From the Copenhagen Post:
Dwindling oil reserves provide an opportunity for the country to become carbon-neutral, the opposition argue
The opposition is echoing calls from the Danish Energy Agency for the country to become entirely free of its fossil fuel dependency by 2050, reports Politiken newspaper.
In a report released this week, the agency indicated that the country’s oil and gas reserves in the North Sea would run dry by 2018 and 2020, respectively.
The Climate Ministry’s current policy only plans to double the current amount of renewable energy being produced by 2025. The European Union’s overall goals are to increase renewable energy 20 percent by 2020 and reduce greenhouse gas emissions by the same amount for the period.
But that is not enough, according to Margrethe Vestager, head of the Social Liberal party.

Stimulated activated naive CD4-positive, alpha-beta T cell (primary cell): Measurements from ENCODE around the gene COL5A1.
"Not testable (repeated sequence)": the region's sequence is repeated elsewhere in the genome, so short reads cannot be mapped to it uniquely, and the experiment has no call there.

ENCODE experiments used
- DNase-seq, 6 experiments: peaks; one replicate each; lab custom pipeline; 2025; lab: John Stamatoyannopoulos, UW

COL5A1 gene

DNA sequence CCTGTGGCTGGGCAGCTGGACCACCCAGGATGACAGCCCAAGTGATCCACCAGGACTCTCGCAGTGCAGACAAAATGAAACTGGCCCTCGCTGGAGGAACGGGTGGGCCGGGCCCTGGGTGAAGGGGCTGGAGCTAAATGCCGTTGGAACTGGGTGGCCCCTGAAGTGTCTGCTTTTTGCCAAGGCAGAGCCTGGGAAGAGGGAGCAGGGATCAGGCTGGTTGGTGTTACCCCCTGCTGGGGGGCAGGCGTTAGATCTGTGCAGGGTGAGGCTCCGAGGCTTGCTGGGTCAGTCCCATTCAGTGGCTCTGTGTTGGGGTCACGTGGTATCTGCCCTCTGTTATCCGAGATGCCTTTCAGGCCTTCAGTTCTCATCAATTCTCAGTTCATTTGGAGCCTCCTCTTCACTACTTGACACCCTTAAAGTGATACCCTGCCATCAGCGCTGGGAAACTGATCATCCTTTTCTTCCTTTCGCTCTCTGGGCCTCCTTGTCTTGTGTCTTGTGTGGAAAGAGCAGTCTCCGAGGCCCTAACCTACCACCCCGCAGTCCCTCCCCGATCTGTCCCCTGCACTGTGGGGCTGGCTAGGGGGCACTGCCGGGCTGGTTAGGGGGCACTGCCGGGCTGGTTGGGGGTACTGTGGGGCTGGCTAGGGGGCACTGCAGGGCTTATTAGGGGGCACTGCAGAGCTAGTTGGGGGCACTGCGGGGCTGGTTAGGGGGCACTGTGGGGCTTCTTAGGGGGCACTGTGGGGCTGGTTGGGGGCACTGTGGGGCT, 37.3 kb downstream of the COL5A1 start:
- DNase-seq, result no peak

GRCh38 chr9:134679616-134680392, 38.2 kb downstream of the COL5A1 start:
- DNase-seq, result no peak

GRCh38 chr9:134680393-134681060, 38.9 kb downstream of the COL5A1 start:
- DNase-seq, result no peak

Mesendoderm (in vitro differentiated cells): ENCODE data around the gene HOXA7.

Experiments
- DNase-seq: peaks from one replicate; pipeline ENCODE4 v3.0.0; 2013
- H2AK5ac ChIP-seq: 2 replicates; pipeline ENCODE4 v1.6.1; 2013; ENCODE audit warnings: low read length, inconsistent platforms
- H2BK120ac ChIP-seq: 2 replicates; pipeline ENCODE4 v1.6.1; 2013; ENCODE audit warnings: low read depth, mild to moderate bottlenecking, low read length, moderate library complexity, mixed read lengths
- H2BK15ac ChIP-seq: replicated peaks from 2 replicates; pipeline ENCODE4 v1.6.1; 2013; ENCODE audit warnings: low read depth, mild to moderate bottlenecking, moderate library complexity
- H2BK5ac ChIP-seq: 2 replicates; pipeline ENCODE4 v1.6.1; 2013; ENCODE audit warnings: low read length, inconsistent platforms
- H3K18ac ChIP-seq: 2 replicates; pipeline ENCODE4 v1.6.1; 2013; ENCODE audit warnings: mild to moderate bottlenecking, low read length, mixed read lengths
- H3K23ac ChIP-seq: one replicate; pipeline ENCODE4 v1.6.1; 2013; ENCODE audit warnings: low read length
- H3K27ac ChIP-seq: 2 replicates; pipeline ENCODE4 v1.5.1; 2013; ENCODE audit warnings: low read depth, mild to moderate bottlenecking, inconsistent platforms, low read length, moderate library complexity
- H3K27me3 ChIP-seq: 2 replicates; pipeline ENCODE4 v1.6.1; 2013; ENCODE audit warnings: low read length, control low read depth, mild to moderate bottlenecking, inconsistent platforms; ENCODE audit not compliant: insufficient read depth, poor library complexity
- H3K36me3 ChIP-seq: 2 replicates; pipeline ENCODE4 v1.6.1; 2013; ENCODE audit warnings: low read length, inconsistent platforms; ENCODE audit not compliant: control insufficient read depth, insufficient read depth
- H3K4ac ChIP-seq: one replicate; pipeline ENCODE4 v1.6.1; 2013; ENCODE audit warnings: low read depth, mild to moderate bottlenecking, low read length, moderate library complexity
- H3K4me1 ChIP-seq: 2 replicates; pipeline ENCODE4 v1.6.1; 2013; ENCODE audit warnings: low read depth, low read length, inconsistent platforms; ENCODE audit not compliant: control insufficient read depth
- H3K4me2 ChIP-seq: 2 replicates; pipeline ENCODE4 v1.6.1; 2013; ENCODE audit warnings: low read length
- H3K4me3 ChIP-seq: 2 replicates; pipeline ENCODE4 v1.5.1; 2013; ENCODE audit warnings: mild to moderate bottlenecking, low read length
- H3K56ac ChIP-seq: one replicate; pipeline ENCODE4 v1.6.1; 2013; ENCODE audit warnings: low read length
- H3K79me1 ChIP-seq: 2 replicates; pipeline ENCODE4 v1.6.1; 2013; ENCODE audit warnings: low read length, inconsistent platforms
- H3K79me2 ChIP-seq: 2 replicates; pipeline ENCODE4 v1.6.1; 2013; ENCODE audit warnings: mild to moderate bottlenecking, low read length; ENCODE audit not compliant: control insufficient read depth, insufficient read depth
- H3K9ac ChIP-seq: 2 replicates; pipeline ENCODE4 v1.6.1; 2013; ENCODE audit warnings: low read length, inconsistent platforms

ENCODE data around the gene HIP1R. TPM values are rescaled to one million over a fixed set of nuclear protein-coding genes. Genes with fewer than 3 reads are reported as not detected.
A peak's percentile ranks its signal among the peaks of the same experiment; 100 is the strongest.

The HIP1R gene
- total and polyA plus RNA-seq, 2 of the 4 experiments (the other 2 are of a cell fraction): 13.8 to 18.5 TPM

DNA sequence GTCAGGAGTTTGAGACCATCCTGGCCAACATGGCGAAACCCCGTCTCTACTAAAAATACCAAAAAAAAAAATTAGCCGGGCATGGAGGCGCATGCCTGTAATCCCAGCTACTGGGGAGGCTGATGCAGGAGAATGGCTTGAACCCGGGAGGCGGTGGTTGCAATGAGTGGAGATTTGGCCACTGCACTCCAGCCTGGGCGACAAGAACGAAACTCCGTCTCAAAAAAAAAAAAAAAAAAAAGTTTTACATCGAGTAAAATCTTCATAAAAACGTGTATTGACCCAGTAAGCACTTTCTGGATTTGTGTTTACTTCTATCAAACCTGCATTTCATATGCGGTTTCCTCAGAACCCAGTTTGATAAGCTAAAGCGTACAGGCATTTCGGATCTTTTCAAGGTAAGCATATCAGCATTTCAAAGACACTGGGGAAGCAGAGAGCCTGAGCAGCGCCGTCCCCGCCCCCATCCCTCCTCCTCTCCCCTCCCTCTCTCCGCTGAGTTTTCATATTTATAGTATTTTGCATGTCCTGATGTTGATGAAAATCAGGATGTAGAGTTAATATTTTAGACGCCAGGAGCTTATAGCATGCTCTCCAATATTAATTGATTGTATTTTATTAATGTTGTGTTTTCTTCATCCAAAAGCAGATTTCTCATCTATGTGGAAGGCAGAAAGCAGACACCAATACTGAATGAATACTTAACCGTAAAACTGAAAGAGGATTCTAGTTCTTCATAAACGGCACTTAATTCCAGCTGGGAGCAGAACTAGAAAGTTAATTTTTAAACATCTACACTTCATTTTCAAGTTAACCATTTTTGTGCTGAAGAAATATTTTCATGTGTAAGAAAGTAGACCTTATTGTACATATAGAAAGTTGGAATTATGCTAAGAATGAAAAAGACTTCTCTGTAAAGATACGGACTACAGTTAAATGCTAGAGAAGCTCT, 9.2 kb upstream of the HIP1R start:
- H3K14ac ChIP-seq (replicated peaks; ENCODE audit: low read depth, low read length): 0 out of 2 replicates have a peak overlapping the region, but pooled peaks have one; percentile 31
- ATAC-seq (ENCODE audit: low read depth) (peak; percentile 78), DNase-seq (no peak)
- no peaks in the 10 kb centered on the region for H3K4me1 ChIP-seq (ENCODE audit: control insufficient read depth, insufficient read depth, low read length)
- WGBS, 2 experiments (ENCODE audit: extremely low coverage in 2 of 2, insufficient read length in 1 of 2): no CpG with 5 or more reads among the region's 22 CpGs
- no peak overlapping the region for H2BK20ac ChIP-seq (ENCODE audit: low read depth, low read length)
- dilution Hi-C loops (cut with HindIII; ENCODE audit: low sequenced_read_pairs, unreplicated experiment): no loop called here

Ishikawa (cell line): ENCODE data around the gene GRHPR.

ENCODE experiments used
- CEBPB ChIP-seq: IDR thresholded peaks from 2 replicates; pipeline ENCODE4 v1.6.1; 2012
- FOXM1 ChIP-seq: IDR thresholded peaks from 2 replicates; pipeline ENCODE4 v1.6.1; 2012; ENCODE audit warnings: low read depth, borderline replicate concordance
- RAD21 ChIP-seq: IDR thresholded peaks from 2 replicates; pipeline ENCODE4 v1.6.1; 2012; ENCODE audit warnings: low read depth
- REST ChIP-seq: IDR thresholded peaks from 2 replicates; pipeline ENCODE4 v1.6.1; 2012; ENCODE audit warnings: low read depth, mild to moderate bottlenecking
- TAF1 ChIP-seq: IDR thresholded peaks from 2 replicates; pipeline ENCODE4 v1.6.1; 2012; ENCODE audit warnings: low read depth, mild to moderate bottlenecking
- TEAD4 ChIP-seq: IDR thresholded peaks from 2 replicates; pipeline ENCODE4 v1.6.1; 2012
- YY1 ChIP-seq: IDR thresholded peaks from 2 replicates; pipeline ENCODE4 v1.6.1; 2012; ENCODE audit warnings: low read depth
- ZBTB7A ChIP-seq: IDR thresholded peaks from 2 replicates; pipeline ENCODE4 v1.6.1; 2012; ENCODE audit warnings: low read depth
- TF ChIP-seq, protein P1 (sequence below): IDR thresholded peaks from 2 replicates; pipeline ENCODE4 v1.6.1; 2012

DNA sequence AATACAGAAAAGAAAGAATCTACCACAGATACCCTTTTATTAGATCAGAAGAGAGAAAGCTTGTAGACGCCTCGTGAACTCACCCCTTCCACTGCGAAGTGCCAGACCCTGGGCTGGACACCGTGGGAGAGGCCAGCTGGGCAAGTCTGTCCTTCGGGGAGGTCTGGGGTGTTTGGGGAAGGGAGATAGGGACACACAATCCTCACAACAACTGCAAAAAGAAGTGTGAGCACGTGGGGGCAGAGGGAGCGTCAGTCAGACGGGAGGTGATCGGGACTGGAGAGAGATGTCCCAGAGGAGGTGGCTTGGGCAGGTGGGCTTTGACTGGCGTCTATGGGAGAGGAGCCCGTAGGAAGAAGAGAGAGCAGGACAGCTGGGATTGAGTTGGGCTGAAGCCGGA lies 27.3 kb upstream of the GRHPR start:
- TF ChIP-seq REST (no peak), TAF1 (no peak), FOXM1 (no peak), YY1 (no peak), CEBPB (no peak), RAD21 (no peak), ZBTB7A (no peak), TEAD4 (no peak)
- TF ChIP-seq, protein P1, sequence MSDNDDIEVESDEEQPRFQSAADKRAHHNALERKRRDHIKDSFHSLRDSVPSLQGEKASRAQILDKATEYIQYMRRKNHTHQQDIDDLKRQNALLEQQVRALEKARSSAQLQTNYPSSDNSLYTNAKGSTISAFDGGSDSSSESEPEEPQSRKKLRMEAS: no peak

‘Last year’s energy agreement is now clearly not good enough. The opposition is united in its goal of Denmark being free of coal, gas and oil in 40 years,’ said Vestager, indicating the idea is also supported by the Social Democrats and the Socialist People’s Party.
Morten Bødskov, the Social Democrat financial spokesman, said speeding up the process of turning fully to green energy is a necessity in light of the economic implications of the North Sea dilemma.
‘In 20 years Denmark ought to be the first carbon-neutral country in the world,’ said Bodskov. ‘And that means making huge investments and renovations. The financial crisis is in that sense a good incentive for new investments so that we don’t become dependent on importing oil and gas.’